I am working on several projects now related to the Estonian Swedish community. It may come as some surprise to you that they a) exist and b) achieved a cultural autonomy in accordance with the Law on the Cultural Autonomy of National Minorities this spring.
That law, adopted in 1925 and again in 1993, enabled citizens belonging to an ethnic group numbering more than 3,000, or members of the national minorities -- Russians, Swedes, Jews, and Germans -- to elect a cultural council to oversee institutions that preserve their culture.
People have said that discussion over the Swedish minority is a distraction from the more pressing issue of talking the Russian minority issue to death. But I am actually finding it quite interesting. In one area, I am confronted with the following questions: how are Estonian Swedes distinct from Estonians and are there some problems in interrelations between ethnic groups.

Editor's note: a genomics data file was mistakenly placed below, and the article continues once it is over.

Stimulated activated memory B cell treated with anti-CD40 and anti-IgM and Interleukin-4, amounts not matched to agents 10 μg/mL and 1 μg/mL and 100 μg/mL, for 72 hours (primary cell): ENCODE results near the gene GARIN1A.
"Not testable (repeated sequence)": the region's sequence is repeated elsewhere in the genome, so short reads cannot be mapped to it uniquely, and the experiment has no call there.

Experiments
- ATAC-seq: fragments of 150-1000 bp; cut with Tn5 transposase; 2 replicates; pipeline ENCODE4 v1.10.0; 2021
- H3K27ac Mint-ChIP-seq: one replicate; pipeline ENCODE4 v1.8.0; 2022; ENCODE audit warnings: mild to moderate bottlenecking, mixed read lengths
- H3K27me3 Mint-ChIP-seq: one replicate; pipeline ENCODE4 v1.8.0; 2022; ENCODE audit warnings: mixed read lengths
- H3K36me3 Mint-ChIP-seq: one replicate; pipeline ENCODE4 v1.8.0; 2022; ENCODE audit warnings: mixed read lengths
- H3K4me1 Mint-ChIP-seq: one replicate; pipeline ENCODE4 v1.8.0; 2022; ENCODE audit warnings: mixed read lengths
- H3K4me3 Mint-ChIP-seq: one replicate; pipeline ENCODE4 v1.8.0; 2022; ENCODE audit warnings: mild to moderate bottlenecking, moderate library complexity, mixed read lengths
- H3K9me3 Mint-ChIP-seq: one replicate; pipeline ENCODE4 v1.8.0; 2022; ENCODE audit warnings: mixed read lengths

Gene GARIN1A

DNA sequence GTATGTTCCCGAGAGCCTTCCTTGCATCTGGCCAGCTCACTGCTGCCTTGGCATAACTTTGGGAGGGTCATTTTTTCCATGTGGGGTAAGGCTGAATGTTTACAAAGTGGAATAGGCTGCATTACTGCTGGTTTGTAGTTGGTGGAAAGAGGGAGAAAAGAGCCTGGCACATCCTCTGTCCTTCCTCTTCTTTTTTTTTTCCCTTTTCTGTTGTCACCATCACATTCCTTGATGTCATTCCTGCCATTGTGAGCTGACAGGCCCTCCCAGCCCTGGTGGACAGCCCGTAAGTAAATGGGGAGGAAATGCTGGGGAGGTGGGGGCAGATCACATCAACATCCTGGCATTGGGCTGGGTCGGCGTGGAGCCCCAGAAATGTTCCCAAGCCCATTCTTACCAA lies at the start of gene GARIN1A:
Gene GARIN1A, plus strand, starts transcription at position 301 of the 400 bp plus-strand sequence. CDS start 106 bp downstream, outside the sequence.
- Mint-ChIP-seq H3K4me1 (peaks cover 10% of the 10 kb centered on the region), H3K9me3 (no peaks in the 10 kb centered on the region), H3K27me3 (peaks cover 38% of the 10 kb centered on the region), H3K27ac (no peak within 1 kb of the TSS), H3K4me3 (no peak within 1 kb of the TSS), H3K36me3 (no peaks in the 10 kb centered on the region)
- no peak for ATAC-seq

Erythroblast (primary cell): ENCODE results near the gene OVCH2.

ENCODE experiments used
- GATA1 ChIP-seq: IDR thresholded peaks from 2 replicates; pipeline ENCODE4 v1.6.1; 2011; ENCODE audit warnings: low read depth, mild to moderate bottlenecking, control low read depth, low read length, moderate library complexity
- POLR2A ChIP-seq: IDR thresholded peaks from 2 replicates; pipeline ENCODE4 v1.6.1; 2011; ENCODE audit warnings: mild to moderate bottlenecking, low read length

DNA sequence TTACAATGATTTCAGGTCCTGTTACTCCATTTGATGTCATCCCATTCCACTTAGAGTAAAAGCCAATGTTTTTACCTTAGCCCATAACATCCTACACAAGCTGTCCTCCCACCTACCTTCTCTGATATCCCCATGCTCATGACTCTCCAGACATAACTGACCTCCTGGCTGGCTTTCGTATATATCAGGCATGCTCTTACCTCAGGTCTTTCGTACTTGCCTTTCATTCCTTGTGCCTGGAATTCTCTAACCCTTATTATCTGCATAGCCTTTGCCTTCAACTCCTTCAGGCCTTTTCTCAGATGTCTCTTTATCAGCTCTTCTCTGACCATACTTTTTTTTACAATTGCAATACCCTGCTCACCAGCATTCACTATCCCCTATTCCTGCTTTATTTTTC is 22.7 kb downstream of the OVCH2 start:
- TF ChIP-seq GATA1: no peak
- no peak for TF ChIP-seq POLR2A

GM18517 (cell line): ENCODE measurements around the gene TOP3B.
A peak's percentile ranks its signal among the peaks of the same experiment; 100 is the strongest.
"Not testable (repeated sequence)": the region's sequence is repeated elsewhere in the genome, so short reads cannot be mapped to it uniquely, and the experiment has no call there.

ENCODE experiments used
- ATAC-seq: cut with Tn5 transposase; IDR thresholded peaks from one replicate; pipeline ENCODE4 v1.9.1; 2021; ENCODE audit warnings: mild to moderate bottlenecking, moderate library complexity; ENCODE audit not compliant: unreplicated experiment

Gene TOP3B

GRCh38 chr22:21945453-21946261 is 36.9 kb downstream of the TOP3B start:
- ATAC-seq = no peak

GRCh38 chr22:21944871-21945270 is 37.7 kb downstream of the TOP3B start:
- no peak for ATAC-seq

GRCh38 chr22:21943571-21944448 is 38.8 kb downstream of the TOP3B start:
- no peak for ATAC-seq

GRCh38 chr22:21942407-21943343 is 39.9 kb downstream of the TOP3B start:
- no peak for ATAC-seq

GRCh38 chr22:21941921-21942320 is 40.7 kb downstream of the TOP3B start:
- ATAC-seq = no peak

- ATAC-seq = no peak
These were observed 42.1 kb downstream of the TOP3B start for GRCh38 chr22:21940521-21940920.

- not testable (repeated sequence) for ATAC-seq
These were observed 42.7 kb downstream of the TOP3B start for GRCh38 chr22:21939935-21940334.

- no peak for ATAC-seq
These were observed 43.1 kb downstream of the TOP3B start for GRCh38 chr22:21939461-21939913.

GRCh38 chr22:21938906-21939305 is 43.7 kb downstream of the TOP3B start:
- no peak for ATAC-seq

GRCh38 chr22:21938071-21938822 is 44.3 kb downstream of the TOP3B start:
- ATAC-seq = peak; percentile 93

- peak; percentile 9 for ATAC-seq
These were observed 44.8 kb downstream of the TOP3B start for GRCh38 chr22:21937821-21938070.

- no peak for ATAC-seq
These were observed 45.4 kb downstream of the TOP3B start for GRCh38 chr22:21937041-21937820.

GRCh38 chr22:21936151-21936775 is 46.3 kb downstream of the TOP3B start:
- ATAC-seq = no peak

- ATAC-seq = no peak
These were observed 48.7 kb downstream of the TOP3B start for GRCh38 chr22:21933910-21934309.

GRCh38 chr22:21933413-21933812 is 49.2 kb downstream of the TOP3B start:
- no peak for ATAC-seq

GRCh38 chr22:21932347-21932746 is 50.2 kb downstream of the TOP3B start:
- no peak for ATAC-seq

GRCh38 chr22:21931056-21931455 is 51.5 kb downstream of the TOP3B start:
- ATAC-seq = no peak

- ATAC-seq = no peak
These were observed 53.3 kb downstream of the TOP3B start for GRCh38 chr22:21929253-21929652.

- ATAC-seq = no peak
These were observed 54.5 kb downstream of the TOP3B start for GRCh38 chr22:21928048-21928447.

After turning over these questions, I came to the conclusion that Estonian Swedes do have a certain unspoken minority status in Estonia: they are marginal. No one writes about them. No one thinks about them. They exist, are deemed somewhat exotic, but then forgotten. They are simply unimportant. They are considered similar enough to Estonians to not be constructed as a social problem, and left at that.
I am interested in your opinions though about Estonian Swedes and Swedes. I am badly in need of some 'voices off the Internet' that can discuss how they are viewed in Estonia nowadays. The man of the street would question their existence. But now that they have cultural autonomy, they are definitely contemporary.